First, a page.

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Poppy Man

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On behalf of the whole nation....

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Afternoon everyone,

Two minutes of silence. It seemed like such a small amount of time to give for those who have died for us. Hardly anything at all, though even those 120 seconds were something very special. Of course I'm talking about the Remembrance Day parade to the Cenotaph yesterday. Did anyone manage to attend or perhaps catch it on television?

I was amazed by the sheer number of onlookers who came along to Whitehall - the crowds were 10 deep, and the parade took 50 minutes to march past the Cenotaph! So nice to see so many children, too.

The music by the band was incredibly rousing and kept the crowds (loads of them had arrived extra early to ensure a good view!) entertained until the time came for the Queen to be joined by the Duke of Edinburgh, Prince Charles and Prince William to lay commerotative wreaths at the foot of the monument. The Royal Family stood in silence at the eleventh hour alongside 8,000 veterans from 200 regiments. I think they were remembering that everyone is touched by war in some way, and in the 90 years since the end of the First World War the list of those who have since died is long. Far too long in my book! And it was supposed to be the war to end all wars...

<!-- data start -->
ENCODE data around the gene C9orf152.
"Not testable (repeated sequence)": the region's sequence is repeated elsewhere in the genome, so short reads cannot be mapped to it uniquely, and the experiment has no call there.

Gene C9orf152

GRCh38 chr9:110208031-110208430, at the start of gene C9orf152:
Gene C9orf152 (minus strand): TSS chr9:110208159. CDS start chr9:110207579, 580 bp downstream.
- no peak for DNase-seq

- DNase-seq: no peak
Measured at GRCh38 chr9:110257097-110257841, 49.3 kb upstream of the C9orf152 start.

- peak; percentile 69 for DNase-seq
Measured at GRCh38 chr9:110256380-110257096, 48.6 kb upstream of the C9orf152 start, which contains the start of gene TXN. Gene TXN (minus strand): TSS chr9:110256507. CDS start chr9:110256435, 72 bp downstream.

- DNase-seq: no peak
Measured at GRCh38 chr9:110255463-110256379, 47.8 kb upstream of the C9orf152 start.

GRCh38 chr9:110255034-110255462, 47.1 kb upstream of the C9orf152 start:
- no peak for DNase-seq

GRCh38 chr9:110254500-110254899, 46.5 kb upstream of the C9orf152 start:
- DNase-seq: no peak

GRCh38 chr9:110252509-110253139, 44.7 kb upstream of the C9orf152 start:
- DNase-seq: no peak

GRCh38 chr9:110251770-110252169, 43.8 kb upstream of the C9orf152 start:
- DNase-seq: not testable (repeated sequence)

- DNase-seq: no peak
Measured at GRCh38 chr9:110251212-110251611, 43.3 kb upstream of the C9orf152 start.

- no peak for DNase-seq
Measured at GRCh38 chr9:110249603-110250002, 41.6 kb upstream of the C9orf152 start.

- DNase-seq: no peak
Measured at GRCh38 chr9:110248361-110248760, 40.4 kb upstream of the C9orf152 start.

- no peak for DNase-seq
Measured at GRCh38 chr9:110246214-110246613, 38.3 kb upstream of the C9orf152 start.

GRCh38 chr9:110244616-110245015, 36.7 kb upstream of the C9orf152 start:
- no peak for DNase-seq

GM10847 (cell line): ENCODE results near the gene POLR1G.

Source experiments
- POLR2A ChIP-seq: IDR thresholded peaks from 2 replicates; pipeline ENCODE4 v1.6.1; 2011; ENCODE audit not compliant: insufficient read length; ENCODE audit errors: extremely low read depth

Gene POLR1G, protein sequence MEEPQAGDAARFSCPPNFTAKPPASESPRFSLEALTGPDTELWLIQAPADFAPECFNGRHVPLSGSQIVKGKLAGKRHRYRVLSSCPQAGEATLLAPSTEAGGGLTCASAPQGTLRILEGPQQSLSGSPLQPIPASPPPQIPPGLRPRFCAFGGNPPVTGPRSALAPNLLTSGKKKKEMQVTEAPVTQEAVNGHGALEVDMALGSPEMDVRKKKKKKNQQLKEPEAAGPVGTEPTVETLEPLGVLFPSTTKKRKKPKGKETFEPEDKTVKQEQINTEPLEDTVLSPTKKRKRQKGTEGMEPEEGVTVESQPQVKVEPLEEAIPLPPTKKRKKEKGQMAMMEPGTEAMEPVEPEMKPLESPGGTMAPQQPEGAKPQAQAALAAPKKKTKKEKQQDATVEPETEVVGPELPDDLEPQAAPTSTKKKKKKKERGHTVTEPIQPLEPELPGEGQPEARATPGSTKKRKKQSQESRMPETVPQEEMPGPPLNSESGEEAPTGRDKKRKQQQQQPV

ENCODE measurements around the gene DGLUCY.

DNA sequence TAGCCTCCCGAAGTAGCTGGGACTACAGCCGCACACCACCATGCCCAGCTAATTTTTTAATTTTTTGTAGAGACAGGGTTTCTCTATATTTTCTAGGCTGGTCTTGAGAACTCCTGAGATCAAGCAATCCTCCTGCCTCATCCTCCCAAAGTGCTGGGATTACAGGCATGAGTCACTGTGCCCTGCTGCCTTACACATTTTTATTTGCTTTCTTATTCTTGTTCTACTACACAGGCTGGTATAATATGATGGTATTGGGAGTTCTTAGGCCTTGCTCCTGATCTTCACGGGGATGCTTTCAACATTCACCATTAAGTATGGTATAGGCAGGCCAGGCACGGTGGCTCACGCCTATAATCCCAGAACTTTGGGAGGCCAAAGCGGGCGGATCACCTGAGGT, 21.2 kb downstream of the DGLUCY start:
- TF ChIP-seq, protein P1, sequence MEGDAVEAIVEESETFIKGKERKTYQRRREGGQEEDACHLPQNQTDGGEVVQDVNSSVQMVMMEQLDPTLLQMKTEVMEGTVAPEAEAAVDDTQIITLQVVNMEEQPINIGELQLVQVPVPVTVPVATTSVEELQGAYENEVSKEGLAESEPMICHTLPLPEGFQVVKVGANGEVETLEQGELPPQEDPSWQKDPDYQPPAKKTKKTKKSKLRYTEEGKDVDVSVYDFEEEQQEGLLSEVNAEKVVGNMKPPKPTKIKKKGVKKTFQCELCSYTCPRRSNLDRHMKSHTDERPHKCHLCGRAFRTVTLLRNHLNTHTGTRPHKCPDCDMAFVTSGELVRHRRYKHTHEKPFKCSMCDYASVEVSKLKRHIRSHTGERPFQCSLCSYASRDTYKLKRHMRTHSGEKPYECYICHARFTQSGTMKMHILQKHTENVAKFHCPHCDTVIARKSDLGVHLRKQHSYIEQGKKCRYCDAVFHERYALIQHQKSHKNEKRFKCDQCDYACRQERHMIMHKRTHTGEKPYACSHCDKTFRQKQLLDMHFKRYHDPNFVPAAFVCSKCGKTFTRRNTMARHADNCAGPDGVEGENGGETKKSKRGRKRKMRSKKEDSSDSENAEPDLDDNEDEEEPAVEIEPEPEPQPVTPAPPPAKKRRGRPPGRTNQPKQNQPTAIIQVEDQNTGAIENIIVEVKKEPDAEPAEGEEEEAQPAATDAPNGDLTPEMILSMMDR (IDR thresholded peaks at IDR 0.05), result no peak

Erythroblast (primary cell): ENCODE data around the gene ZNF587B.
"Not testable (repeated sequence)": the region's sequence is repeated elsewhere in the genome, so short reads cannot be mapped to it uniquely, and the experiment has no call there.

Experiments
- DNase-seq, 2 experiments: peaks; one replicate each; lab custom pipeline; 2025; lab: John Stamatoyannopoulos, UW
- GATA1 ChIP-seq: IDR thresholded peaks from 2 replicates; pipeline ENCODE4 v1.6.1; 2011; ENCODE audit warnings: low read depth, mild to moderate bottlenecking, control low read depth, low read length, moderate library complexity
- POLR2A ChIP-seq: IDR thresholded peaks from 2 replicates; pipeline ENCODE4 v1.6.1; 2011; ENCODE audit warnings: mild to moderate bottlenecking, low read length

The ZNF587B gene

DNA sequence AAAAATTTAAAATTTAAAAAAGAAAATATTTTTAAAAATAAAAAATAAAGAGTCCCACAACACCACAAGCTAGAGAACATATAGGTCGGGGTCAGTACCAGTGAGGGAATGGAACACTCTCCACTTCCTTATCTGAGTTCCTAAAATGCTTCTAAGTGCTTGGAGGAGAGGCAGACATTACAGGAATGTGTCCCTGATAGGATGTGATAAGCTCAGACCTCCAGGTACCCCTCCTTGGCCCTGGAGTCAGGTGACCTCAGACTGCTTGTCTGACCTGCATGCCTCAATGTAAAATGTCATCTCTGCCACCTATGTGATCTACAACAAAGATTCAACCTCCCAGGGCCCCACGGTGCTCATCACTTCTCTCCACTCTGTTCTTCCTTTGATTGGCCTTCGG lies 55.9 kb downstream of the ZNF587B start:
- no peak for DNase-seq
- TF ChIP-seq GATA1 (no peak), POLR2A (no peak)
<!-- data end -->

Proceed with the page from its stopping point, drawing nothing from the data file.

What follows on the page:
The service therefore honoured those who served in the First and Second World Wars as well as those who have died more recently in Iraq and Afghanistan.

After the thoughtful quiet everyone cheered as the marchers went on to lay their own wreaths - these included the Chelsea Pensioners, nurses and firefighters, Bevin Boys in miners' hats and a squadron of Royal British Legion members in motorised wheelchairs.

And proving the point that it's never too late to attend, this was Arthur Hillman's first Remembrance Day parade. Arthur is a Second World War veteran and at 98 he'd never before gone along to a Poppy Day service - because incredibly he had never considered himself to be very much a hero. It was only after the death of his wife that he decided to join the Royal British Legion and allow himself to celebrate his achievements. He said just before the event: "I never did anything heroic like rescuing soldiers or anything like that. I'm determined and a very independent person but I'm also quite modest and that's partly the reason why I didn't wear the medals. I am looking forward to the parade but I expect it to be emotional."

Services also took place in Iraq and at Kandahar, the UK's largest military base in Afghanistan.

Let me know if you were there...



Poppy Man

Posted by PoppyMan

10th Nov 2008, 14:13   | tags:,,,

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